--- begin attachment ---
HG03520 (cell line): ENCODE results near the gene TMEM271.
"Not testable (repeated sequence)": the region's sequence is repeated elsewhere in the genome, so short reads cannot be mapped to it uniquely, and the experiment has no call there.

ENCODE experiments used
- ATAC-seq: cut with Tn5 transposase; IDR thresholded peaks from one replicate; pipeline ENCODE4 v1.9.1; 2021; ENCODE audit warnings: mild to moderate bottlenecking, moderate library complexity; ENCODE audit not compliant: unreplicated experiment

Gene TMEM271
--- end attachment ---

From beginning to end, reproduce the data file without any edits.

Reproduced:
HG03520 (cell line): ENCODE results near the gene TMEM271.
"Not testable (repeated sequence)": the region's sequence is repeated elsewhere in the genome, so short reads cannot be mapped to it uniquely, and the experiment has no call there.

ENCODE experiments used
- ATAC-seq: cut with Tn5 transposase; IDR thresholded peaks from one replicate; pipeline ENCODE4 v1.9.1; 2021; ENCODE audit warnings: mild to moderate bottlenecking, moderate library complexity; ENCODE audit not compliant: unreplicated experiment

Gene TMEM271